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New British Conservative Party leader Rishi Sunak waves outside Tory HQ in London.

New British Conservative Party leader Rishi Sunak waves outside Tory HQ in London.

REUTERS/Henry Nicholls

On Tuesday, former Chancellor of the Exchequer Rishi Sunak became the UK's prime minister after winning the Conservative Party leadership race. But he takes over from lettuce loser Liz Truss amid turbulent times — and faces historic challenges in steering the country out of its current mess.


First, his premiership is hardly a win for diversity. Yes, Sunak, the son of Indian immigrants from East Africa, is the UK’s first non-white and non-Christian British PM, which says a lot about Britain’s changing demographics. (The "official" Twitter account of Larry the Cat, the resident feline at No. 10 Downing St, welcomed his new Hindu boss by wishing everyone a happy Diwali.)

But it's also clear that prominent Tories urged Sunak's only declared rival, former defense chief Penny Mordaunt, to drop out so the contest would be decided by MPs, not rank-and-file Conservative Party members. Indeed, the Tory base — overwhelmingly middle-class, old, and white — rejected Sunak in favor of the paler Truss when the pair battled to replace the disgraced Boris Johnson last summer. Don't be surprised if at least some are not happy about a man of color running the country without their blessing.

Second, right out of the gate Sunak will have to sign off on very unpopular measures to rescue the economy. On Oct. 31, Chancellor Jeremy Hunt — whom the new PM will likely keep in place — will announce a fiscal plan full of tax hikes, spending cuts, and welfare reforms needed to plug a 40 billion pound ($45.18 billion) hole in state coffers. That’ll make it even harder for Brits already grappling with a cost-of-living crisis and sky-high energy prices to get by.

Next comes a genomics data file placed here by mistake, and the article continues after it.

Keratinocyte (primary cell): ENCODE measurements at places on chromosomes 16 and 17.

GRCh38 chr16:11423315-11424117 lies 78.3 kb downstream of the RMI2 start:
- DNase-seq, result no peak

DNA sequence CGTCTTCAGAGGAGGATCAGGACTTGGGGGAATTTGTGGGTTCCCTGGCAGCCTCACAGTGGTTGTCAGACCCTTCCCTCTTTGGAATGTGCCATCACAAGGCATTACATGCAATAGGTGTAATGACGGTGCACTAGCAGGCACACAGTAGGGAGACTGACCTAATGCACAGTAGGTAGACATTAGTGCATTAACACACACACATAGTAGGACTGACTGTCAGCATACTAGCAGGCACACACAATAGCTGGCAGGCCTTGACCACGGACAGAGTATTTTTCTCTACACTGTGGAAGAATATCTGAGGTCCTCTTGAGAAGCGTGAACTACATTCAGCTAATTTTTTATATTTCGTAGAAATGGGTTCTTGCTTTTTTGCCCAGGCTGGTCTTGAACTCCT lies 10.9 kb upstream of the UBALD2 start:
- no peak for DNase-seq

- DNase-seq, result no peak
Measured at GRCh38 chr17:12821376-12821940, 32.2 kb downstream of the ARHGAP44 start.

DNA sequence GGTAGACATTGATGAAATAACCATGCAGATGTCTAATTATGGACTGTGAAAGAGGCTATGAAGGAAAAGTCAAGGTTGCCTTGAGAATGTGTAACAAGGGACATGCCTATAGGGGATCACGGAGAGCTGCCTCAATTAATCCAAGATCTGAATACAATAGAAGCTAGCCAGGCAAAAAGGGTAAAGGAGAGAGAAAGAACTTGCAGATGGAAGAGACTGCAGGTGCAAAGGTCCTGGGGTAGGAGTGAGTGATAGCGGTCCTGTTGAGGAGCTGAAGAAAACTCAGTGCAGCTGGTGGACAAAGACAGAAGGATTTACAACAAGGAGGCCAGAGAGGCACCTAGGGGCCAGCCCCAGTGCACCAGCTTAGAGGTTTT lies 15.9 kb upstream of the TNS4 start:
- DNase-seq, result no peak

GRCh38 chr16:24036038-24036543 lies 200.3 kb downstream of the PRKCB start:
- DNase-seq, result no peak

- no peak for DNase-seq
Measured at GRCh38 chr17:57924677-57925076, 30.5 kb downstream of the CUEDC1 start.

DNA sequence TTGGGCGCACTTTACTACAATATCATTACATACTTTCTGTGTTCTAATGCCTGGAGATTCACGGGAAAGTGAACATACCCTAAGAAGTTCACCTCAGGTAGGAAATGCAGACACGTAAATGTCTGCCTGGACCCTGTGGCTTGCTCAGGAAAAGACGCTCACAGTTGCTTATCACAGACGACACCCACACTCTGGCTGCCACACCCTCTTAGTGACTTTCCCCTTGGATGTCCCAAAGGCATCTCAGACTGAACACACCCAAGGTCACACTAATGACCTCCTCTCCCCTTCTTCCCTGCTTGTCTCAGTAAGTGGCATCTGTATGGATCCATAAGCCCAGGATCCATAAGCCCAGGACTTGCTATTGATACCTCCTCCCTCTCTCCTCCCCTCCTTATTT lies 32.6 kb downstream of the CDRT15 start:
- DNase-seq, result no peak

Sunak — an economics wunderkind, ex-finance minister, and Goldman Sachs alum — knows that some belt-tightening is unavoidable to pay for things like subsidizing the cost of soaring electric bills. But voters are less patient and might resent austerity coming from a super-rich leader who married into sumptuous wealth. They won’t care if the markets like Sunak’s economic gameplan if they can’t pay to heat their homes or feed their families.

Third, Sunak will struggle to fix the structural problems created by Brexit. Leaving the EU has made it harder for British companies to do business in what used to be their biggest market. The pandemic aggravated the Brexit fallout by creating widespread shortages, which Johnson and Truss blamed on the post-Brexit trade agreement with Brussels that ruled out a “hard” border between Northern Ireland, which is part of the UK, and the Republic of Ireland, an EU member state.

Sunak will face an early test of his Brexit vs. biz credentials on Tuesday, when the House of Commons starts debating a bill that aims to repeal some 2,400 pre-Brexit laws originally drafted to comply with EU regulations. While passing the bill would be a disaster for UK firms that still trade with the bloc, striking it is a non-starter for hardcore Brexiteers.

What's more, although the Tories enjoy a comfortable majority in parliament, less than 40 hard-right rebel MPs could tank Sunak’s agenda by voting down anything they don't like — as Johnson found out multiple times during his tenure as prime minister.

But there's a silver lining: Eurasia Group's top Europe analyst Mujtaba Rahman believes Sunak’s premiership "is very good news for the ability of the UK to rebuild market confidence now and for relations with the EU." He predicts Sunak won't start the trade war with Brussels his predecessor was itching for and will only scrap the EU laws that make sense for British businesses.

"With the backing of 200 out of 357 Tory MPs,” Rahman says, “Sunak is as well-placed as any candidate to begin efforts to unite the party and give them a period of stability — and maybe even the possibility to recover some of their poll deficit against Labour." In other words, maybe, just maybe, Britain’s new PM could avoid an opposition landslide in 2024.

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